Acne vulgaris is an inflammatory disorder of pilosebaceous follicles with a 90% prevalence in adolescence and young adulthood.
Etiology: Abnormal follicular keratinization, increased sebum secondary to androgens, Propionibacterium acnes (bacteria), inflammation.
History: Often asymptomatic lesions (especially comedones), although can be tender (nodules).
Physical Examination:Two types of lesions, predominantly affect face, neck, chest and back.
a. Noninflammatory—open (“black heads”) and closed (“white heads”) comedones.
b. Inflammatory—papules, pustules, cysts, nodules; deep lesions leave scars, inflammatory papules, pustules & nodules on back and check with early scarring.
Diagnosis: Folliculitis, perioral dermatitis, rosacea
Investigations: If irregular periods, hirsutism, virilization, or not responding to conventional therapy, work-up to rule out virilizing tumor or PCOS.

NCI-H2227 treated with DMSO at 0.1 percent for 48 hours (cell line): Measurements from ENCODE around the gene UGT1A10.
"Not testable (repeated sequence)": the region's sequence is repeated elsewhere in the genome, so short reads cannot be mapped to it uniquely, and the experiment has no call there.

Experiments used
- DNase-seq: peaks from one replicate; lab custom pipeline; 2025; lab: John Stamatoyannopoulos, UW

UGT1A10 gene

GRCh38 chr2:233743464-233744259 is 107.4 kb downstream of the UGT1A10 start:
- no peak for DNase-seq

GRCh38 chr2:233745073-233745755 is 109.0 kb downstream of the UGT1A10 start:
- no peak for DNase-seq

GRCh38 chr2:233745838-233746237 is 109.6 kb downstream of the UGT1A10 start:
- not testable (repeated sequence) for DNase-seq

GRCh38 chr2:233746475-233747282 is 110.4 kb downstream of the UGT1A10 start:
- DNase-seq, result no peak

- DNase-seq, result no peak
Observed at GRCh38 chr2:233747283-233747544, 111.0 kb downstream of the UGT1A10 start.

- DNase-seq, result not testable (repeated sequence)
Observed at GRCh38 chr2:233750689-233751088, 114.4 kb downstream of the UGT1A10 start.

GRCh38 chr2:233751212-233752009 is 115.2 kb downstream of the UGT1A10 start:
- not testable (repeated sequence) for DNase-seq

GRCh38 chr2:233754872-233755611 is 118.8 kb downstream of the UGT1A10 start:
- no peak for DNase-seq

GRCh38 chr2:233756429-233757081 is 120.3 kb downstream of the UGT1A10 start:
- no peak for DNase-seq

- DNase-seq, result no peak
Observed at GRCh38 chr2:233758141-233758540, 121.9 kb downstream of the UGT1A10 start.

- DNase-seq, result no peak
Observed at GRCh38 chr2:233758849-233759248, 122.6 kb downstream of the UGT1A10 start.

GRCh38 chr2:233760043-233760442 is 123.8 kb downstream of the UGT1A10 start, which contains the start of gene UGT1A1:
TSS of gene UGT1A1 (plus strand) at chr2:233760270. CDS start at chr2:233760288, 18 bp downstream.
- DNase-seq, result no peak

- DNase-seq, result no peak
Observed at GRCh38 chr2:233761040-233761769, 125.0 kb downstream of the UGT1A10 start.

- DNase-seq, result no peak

■ Other options: comedone extraction, intralesional cortisone injection (for papulonodules, cysts), oral contraceptives (esp. anti-androgenic such as cyproterone acetate, Yasmin®), photodynamic therapy, spironolactone (reduces androgen production; 50–200 mg/day); dermabrasion, chemical peels
■ Treatment improves cosmesis and psychosocial well-being, and helps prevent further scarring and hyperpigmentation.
■ Patients should be forewarned of acne exacerbations in the first month of systemic therapy as deep-seated acne comes to the surface. Also, systemic therapy can require 6 wk before benefits are noted.
■ Isotretinoin should be taken with a fatty snack or meal that has some fat in it
■ Care plan for Acne Vulgaris.